Once sustained wind speeds reach 37 kilometers (23 miles) per hour, the tropical disturbance is called a tropical depression. As winds increase to 63 kilometers (39 miles) per hour, the cyclone is called a tropical storm and receives a name, a tradition started with the use of World War II vintage code names such as Able, Baker, Charlie, etc. For a number of years beginning in 1953, female names were used exclusively until the late 1970s, when storm names began to be alternated between male and female names. Finally, when wind speeds reach 119 kilometers (74 miles) per hour, the storm is classified as a hurricane.
Even when the conditions are ripe for hurricane formation at the surface, the storm may not form if the atmospheric conditions five to ten kilometers above the surface are not favorable. For example, around the area of 20 degrees latitude, the air aloft is often sinking, due to the presence of the sub-tropical high—a semi-permanent high pressure system in the subtropical regions. The high pressure pushes air towards the surface. The sinking air warms and creates a temperature inversion, an extremely stable air layer in which temperature increases with altitude, the opposite of the usual temperature profile in the lower atmosphere. Called the trade wind inversion, this warm layer is very stable, which makes it difficult for air currents to rise and form thunderstorms and (eventually) hurricanes. In addition, strong upper-level winds tend to rip apart developing thunderstorms by dispersing the latent heat and preventing the warming temperatures that lead to lower air pressure at the surface.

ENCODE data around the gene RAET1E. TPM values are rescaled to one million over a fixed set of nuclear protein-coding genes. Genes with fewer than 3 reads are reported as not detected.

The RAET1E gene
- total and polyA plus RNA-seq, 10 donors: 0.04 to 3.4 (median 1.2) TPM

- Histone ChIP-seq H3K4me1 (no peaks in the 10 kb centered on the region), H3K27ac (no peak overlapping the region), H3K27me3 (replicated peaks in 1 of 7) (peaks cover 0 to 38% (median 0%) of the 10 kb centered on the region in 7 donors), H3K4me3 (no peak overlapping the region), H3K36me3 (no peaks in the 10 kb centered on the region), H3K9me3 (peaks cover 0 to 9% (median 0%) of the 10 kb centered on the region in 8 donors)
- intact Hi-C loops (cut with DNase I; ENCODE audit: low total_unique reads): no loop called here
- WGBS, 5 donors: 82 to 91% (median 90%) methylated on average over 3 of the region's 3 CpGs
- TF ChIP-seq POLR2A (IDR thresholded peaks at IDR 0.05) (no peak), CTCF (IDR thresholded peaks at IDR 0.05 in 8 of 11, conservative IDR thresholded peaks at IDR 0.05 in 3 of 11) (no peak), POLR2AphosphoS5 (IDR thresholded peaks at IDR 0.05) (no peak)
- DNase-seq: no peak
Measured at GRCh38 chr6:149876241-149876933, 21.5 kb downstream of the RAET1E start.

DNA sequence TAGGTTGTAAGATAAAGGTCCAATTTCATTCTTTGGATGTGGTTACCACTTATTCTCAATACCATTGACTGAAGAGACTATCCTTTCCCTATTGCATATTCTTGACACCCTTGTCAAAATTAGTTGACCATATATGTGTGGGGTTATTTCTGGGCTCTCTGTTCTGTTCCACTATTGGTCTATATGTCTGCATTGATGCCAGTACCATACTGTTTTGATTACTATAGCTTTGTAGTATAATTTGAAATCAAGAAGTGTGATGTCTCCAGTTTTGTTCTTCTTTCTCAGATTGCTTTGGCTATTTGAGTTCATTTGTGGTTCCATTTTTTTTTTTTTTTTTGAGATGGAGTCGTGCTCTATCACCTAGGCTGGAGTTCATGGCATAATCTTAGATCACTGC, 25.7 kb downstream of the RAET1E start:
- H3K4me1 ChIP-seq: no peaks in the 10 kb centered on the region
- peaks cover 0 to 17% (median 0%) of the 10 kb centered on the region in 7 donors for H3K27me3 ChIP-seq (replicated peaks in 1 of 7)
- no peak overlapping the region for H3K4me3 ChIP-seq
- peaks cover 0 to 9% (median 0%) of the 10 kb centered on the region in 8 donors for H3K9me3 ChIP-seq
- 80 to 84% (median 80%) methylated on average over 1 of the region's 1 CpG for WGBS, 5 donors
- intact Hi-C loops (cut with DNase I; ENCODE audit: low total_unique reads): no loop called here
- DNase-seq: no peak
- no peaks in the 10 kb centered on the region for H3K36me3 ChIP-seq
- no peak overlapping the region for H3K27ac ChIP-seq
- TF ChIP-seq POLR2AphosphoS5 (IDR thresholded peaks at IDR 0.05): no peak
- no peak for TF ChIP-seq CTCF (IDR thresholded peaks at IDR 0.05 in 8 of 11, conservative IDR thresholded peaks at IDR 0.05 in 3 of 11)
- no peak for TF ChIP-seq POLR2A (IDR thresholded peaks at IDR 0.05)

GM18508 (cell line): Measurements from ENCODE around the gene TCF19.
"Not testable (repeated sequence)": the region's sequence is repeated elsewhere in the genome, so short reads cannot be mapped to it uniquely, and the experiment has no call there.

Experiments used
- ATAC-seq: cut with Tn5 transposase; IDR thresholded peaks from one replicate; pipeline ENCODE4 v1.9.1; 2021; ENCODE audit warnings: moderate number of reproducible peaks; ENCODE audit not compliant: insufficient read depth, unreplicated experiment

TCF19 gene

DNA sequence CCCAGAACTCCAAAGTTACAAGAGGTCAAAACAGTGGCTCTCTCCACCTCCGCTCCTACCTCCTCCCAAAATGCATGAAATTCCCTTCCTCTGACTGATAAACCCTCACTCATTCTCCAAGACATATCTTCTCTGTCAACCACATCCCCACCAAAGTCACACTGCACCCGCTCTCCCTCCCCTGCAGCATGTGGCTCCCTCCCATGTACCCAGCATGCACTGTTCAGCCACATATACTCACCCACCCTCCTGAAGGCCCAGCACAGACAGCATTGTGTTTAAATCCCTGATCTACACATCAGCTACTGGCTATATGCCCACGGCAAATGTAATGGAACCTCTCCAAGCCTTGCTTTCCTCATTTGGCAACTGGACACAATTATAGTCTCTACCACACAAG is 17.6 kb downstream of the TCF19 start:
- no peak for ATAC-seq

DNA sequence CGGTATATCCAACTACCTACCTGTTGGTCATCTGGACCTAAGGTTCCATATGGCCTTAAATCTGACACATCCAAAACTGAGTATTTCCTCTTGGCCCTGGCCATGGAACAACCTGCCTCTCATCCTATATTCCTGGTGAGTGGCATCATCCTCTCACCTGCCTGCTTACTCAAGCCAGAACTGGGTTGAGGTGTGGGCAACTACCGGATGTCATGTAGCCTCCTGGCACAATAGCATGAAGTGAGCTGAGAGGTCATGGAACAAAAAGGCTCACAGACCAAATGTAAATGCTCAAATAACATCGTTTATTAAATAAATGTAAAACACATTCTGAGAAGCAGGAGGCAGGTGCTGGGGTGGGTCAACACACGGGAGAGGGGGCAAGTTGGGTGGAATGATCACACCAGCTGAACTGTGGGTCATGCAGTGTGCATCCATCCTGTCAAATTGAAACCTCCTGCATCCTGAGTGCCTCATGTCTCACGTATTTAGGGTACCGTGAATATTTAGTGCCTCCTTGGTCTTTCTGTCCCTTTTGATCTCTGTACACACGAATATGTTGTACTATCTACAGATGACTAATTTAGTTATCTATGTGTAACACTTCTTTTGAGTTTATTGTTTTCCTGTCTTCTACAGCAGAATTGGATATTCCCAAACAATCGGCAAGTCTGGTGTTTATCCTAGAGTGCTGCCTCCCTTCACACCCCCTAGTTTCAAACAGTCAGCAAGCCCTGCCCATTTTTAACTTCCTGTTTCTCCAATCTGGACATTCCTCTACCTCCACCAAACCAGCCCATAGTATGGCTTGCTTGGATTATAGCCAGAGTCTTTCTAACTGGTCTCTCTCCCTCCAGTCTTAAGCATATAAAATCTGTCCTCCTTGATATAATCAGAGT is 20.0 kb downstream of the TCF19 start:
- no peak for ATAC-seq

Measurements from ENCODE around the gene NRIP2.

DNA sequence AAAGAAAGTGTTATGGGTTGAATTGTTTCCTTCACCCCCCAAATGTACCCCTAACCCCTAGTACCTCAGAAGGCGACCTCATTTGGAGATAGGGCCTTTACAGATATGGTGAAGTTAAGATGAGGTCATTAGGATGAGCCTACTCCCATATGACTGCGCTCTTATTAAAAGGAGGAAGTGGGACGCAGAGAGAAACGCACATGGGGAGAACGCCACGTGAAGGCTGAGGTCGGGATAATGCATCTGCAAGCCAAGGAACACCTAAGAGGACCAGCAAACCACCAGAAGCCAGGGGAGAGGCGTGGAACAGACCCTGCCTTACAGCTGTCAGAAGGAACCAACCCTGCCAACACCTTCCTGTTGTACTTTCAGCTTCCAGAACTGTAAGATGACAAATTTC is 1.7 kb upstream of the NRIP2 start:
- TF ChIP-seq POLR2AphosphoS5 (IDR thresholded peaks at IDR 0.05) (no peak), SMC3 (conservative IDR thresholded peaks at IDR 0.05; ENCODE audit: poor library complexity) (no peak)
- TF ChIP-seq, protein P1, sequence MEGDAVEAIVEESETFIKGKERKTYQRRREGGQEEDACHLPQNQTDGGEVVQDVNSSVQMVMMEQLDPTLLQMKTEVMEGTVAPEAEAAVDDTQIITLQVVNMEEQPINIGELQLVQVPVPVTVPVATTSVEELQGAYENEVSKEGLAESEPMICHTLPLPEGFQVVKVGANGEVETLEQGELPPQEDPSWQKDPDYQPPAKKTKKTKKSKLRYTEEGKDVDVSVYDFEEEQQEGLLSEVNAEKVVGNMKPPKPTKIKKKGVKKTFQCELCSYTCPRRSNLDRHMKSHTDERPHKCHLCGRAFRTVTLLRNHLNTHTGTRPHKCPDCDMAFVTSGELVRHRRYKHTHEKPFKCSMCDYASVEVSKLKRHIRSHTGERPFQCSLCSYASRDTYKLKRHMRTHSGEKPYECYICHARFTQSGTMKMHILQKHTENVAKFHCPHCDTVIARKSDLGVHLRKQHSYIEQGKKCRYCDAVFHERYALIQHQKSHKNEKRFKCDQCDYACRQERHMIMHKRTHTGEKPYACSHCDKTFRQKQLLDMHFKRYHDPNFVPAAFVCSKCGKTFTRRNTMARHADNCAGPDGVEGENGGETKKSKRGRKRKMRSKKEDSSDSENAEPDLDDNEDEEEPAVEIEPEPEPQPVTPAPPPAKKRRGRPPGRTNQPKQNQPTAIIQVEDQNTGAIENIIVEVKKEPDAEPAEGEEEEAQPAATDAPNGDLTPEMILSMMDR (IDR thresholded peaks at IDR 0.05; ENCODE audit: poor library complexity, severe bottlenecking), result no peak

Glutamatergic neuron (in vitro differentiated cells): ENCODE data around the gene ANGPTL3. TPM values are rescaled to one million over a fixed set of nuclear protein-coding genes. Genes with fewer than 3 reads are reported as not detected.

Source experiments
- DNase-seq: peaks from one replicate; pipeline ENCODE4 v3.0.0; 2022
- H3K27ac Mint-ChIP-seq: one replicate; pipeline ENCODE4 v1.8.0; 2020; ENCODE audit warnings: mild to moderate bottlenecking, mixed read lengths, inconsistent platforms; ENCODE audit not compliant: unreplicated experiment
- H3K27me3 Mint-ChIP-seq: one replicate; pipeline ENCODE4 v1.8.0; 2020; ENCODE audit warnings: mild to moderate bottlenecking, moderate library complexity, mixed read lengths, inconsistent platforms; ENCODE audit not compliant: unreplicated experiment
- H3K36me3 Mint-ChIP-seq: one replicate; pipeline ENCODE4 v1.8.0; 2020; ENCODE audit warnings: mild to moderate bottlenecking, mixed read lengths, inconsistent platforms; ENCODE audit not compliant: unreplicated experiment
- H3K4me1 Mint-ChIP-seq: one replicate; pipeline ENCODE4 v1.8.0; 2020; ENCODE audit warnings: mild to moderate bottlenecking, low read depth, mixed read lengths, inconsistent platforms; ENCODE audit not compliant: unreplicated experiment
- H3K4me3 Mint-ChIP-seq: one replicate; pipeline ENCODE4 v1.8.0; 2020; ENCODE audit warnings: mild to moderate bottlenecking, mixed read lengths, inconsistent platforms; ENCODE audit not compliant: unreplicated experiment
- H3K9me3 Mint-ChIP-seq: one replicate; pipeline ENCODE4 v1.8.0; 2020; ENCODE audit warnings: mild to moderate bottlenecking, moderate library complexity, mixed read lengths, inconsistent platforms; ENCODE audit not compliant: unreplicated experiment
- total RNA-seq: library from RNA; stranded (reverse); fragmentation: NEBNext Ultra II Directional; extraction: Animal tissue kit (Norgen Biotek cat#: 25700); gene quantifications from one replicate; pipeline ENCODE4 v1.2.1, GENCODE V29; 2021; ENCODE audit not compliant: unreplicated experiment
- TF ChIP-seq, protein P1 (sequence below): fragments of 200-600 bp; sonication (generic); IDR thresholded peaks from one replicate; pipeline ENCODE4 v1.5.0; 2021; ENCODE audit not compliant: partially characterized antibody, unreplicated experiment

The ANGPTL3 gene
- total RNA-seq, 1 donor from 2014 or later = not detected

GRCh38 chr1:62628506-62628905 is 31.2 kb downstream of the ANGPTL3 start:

At the surface, hurricanes can diminish rather quickly given the right conditions. These conditions include the storm moving over cooler water that can’t supply warm, moist tropical air; the storm moving over land, again cutting off the source of warm, moist air; and finally, the storm moving into an area where strong winds high in the atmosphere disperse latent heat, reducing the warm temperatures aloft and raising the surface pressure.